I love this video:
It’s directly about writing, but it also applies to pretty much any other creative endeavour — cooking, playing a musical instrument, painting, knitting, drawing, furniture making, and yes, photography.
To quote Ira Glass (from the video above): “All of us who do creative work, like, you know, we get into it because we have good taste, but it’s like there’s a gap — that for the first couple of years that you’re making stuff, what you’re making isn’t so good, ok? It’s not that great. It’s trying to be good, it has ambition to be good, but it’s not quite that good.
But your taste, the thing that got you into the game, your taste is still killer, and your taste is good enough that you can tell that what you’re making is kind of a disappointment to you . . . a lot of people never get past that phase, and a lot of people at that point, they quit.”
And it’s also at this crucial point where creative influences — the work of people whose skills we admire — can become as much a burden as an inspiration. At this juncture, I find myself paging through books of photography masters and despairing.
They’re all so good. Their work seems so effortlessly beautiful and emotive and impactful, and yet here I find myself literally *struggling* to produce material that might conceivably, and only under the right circumstances, be viewed as better than average.
But somehow, and I don’t know why, I still love what I’m doing.
I fail continuously, deleting hundreds (to thousands) of photographs that don’t match up to my expectations for what my photography should be, while keeping the few that I feel show at least some small promise, that exhibit baby steps toward the end goal.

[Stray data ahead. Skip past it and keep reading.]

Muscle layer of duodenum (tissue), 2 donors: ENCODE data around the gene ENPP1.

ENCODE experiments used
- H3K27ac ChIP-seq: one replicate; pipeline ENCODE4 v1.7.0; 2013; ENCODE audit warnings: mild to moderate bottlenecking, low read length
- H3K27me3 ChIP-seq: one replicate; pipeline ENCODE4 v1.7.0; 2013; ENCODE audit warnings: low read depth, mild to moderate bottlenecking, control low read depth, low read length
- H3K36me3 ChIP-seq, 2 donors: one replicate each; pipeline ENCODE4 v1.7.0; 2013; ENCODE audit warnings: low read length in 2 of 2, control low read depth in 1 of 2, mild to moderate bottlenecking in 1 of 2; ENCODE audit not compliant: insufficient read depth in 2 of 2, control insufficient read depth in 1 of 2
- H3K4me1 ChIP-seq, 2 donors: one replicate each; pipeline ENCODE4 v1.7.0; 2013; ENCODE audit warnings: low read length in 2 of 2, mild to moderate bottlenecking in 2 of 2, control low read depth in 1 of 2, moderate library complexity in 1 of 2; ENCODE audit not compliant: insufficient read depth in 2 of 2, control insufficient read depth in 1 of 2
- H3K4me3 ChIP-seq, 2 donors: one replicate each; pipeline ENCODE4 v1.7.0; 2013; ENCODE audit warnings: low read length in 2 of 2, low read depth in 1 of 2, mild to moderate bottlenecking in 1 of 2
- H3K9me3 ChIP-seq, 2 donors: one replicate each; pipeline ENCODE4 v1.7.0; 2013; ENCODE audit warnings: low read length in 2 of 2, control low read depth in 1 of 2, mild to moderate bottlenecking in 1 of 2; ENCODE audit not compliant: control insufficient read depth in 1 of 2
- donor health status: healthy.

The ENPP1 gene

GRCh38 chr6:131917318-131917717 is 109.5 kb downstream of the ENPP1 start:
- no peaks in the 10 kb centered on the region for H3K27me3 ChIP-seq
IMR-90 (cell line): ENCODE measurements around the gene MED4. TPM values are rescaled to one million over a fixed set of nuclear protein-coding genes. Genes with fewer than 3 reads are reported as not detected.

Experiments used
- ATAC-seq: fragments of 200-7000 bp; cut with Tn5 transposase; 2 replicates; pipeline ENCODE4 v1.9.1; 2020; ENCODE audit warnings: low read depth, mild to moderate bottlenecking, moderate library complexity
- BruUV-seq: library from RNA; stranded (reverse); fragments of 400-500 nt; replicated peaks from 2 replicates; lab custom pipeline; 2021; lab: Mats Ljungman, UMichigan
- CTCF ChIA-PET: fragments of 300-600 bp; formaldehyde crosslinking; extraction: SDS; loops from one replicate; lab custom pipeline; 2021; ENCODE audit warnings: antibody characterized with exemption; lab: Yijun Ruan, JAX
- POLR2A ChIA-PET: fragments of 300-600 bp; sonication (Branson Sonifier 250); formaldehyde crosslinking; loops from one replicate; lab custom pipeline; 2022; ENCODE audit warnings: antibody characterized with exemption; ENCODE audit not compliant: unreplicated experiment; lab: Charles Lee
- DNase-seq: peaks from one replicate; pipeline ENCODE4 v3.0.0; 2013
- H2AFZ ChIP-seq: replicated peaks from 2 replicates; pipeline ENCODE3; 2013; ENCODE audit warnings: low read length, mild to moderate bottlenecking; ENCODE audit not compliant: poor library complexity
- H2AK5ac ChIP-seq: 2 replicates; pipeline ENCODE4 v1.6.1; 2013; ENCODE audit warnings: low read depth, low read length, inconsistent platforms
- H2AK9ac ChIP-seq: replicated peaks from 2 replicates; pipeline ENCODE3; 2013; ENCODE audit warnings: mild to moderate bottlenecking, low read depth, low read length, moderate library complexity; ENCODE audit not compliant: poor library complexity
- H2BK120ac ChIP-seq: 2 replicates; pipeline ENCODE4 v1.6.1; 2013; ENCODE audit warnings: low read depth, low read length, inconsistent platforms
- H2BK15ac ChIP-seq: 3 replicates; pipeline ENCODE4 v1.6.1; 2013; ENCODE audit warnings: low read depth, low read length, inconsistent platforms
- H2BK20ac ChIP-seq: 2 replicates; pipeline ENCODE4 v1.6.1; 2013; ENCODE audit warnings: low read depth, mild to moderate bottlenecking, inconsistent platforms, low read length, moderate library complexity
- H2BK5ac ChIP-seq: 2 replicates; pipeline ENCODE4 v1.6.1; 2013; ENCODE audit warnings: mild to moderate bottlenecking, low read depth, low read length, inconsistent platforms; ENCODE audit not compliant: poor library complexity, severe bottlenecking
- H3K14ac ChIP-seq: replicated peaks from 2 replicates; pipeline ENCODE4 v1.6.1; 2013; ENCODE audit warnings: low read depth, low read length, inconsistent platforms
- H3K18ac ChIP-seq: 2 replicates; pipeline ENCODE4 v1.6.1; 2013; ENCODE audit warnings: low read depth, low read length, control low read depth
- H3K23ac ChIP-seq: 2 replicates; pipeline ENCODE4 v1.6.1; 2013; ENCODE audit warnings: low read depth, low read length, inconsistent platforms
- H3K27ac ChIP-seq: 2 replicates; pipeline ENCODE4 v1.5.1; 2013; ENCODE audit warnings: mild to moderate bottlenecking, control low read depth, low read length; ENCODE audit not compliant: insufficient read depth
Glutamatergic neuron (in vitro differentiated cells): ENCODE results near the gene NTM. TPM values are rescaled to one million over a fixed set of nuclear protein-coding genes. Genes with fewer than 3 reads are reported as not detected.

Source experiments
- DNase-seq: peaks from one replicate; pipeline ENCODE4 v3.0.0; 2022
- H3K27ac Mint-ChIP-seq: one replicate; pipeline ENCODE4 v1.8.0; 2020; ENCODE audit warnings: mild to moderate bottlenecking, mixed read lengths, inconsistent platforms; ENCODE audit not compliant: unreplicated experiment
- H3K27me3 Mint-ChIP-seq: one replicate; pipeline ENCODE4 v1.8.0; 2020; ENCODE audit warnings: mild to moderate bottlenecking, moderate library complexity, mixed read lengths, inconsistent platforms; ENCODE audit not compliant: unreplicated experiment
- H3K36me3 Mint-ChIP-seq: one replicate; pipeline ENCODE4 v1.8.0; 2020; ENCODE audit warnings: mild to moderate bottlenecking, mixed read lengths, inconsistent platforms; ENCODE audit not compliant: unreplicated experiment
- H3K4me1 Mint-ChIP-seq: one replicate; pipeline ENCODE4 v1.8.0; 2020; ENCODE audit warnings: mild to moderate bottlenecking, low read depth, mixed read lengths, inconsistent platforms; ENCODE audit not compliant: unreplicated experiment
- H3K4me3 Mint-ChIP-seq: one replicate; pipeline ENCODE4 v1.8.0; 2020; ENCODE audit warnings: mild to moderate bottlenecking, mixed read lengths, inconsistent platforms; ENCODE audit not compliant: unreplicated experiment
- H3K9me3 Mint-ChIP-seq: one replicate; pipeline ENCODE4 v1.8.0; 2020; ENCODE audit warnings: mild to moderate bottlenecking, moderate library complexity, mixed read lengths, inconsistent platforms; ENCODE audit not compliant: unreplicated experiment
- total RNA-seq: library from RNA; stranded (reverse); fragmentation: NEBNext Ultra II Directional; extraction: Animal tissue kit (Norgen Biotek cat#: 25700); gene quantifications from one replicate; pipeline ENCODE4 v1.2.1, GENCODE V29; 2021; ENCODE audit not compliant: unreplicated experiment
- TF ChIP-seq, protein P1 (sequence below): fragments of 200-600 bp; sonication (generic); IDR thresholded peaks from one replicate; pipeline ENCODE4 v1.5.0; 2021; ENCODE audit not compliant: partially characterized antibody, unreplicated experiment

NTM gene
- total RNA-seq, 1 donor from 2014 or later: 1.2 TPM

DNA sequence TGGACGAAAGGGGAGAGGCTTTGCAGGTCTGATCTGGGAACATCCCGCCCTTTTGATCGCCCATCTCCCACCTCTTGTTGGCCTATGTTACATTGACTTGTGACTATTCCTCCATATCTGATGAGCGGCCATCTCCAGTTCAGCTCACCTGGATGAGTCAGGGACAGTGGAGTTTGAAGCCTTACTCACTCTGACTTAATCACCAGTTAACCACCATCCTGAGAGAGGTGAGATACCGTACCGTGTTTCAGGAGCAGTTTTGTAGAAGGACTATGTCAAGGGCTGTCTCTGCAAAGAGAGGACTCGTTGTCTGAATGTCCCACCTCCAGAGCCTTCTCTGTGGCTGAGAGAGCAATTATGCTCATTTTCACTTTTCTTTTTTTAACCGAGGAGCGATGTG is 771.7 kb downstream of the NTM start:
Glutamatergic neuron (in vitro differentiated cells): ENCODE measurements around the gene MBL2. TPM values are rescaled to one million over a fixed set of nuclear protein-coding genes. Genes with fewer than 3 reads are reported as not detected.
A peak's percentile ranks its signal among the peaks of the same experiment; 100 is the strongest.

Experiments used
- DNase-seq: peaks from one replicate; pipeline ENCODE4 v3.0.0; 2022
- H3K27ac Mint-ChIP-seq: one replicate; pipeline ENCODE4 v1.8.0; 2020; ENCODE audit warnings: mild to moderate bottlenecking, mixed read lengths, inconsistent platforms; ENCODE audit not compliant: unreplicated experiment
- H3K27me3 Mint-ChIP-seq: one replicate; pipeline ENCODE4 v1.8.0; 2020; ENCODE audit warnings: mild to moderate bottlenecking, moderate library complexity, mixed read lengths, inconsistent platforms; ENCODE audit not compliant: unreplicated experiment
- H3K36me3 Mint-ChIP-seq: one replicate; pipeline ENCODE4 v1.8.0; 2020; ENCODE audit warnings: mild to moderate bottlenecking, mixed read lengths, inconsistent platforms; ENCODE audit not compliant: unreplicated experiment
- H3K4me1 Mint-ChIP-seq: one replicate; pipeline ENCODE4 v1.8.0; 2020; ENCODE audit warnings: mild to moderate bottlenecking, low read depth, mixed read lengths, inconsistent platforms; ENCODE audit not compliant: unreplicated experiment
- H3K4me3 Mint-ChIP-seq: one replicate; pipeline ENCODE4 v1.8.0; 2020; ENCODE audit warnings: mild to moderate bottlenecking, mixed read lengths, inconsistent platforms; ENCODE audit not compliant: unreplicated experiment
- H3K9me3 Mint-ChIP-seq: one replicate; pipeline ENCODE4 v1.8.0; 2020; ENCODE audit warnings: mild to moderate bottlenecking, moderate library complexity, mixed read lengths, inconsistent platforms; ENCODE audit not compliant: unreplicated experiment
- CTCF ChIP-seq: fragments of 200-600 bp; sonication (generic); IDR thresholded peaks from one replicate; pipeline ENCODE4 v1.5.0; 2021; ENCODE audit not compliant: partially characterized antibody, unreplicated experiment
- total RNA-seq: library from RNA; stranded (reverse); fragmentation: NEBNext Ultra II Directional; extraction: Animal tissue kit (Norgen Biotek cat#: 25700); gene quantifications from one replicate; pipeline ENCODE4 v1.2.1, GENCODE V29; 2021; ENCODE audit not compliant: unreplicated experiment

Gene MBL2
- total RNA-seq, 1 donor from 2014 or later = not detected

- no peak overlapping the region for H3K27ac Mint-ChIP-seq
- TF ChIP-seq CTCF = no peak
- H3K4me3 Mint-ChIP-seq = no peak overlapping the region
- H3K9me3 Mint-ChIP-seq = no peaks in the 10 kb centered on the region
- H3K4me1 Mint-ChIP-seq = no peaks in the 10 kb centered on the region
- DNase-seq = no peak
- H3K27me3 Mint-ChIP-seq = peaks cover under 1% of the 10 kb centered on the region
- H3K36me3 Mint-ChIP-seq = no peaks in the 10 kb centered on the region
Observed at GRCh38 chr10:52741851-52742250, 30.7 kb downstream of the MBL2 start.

And as I continue to follow the mentoring of photographers better than I am, I find that I’m slowing down, taking a step back, evaluating more carefully and consciously just what it is I’m photographing and why. Which means I photograph less, but invest more in each rapid shutter burst.
It doesn’t automatically make me any better, of course, because “it’s not that great. It’s trying to be good, it has ambition to be good, but it’s not quite that good.”
Getting *good* at photography will take years of practice and work . . . goddamnit. It’s unavoidable. There are days I wish for a shortcut, but there isn’t one.
As e.e. cummings once wrote: “If, at the end of your first ten or fifteen years of fighting and working and feeling, you find you’ve written one line of one poem, you’ll be very lucky indeed.”
Replace “written one line of one poem” with pretty much anything creative — taken one emotionally striking photo, written one infectiously boppy tune, sewn one terrific pair of jeans, concocted one gorgeous perfume, designed one beautifully simple rucksack, crafted one amazing bottle of wine, and so on — and the “fifteen years of fighting and working and feeling” still applies.